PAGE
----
). Here, we provide a plausible mechanistic explanation for this observation, since we studied HCV-specific TGFβ T cell production in relation to liver inflammation and fibrosis. Not only do we confirm an inverse correlation of HCV-specific TGFβ (not IL-10) with histological liver inflammation, but we also found significant inverse correlation with liver fibrosis stage and progression. Together, these findings support the hypothesis that locally HCV-specific T cell-produced TGFβ, may play a role in controlling the chronic inflammatory response, and consequently may even have an anti-fibrotic role, thereby attenuating hepatic scarring in chronic HCV infection. Intriguingly our data also suggest involvement of IL-17 as anti-fibrotic in this setting, since we found a strong inverse correlation of liver fibrosis stage with HCV-specific IL-17. Other cytokines which we found at substantial amounts in HCV-stimulated supernatants, IL-1β and IL-6, might be concurrently expressed in vivo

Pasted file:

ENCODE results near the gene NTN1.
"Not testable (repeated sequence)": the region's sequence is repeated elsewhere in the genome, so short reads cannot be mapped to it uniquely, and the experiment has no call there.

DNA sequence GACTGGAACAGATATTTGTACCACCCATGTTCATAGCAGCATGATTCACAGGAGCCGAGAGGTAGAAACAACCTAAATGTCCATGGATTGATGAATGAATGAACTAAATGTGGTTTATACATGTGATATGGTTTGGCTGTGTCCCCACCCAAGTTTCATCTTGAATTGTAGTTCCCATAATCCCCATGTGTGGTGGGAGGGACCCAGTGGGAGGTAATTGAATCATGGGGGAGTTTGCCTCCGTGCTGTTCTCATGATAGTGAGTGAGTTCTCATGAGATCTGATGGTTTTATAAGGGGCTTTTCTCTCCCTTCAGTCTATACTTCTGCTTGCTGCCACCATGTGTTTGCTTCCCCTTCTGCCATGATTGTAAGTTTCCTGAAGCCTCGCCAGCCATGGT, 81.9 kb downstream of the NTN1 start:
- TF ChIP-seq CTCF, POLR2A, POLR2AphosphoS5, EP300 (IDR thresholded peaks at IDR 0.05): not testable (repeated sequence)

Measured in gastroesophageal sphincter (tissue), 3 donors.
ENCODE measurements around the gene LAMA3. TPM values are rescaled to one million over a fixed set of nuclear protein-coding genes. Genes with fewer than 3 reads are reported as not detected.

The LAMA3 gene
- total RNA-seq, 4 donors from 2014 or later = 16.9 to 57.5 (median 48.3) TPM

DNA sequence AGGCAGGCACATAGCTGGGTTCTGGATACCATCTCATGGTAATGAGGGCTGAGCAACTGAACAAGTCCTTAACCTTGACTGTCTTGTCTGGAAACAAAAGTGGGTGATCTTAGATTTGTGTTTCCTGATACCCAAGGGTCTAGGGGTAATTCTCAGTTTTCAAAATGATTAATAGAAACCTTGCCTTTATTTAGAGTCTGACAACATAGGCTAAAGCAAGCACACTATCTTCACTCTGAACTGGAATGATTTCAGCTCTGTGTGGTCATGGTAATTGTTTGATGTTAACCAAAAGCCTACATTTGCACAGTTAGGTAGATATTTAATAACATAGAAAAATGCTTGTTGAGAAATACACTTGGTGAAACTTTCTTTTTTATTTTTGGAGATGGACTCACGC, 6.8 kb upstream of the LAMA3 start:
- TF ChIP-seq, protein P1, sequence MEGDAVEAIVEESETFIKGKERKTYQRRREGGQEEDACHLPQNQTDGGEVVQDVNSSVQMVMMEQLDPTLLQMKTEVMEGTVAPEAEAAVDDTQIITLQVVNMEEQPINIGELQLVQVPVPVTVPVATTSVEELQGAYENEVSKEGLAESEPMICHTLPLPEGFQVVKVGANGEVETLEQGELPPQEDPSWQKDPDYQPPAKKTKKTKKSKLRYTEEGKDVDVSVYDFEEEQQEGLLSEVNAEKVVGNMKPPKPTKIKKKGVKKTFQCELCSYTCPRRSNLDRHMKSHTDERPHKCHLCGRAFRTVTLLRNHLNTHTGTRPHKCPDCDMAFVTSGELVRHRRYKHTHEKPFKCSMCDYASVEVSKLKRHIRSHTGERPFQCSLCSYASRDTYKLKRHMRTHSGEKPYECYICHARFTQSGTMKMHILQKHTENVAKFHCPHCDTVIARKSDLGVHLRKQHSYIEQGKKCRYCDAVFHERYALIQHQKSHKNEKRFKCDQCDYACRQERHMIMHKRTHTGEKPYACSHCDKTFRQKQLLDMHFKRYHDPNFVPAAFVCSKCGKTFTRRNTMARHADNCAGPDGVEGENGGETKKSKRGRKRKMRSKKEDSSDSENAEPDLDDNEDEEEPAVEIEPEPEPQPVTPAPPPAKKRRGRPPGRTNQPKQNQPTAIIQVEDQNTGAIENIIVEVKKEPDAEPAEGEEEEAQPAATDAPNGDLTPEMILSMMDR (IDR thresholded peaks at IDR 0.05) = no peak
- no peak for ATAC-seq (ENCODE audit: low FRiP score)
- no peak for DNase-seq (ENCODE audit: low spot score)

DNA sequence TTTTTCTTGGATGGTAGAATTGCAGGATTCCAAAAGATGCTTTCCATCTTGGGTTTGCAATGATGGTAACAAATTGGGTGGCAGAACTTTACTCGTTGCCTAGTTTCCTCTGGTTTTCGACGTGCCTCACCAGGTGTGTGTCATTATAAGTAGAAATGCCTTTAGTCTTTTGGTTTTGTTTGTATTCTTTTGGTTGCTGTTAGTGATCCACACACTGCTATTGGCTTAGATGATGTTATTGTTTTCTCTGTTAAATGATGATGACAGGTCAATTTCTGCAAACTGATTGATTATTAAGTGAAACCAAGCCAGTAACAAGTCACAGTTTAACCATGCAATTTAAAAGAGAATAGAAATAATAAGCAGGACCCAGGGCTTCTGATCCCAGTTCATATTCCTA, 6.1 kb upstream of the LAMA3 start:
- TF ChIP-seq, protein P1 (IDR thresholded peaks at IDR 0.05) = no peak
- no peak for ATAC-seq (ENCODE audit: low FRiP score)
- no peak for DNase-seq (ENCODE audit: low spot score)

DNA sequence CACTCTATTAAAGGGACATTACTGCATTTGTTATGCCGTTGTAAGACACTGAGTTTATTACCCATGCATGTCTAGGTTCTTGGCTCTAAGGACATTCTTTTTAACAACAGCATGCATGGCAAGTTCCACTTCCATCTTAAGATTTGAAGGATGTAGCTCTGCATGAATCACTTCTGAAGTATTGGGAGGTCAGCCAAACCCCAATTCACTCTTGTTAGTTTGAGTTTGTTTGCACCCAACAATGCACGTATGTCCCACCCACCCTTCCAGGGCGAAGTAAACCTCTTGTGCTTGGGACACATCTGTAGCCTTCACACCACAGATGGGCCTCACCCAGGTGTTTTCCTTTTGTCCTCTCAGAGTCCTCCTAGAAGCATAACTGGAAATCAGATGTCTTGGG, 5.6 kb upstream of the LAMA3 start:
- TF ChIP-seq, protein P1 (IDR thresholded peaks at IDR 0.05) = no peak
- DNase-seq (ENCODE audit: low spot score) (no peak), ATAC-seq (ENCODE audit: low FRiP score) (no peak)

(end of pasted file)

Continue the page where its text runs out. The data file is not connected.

and influence T cell lineage commitment. Together, these observations underline complexity of the system, since IL-17 is a pro-inflammatory cytokine and TGFβ, generally assumed to be anti-inflammatory, can become pro-inflammatory in combination with other cytokines such as IL-1 and IL-6 (26
). In this context ability of TGFβ-producing Treg to readily loose Foxp3 and acquire IL-17 expression in Th17-polarizing conditions has been described (34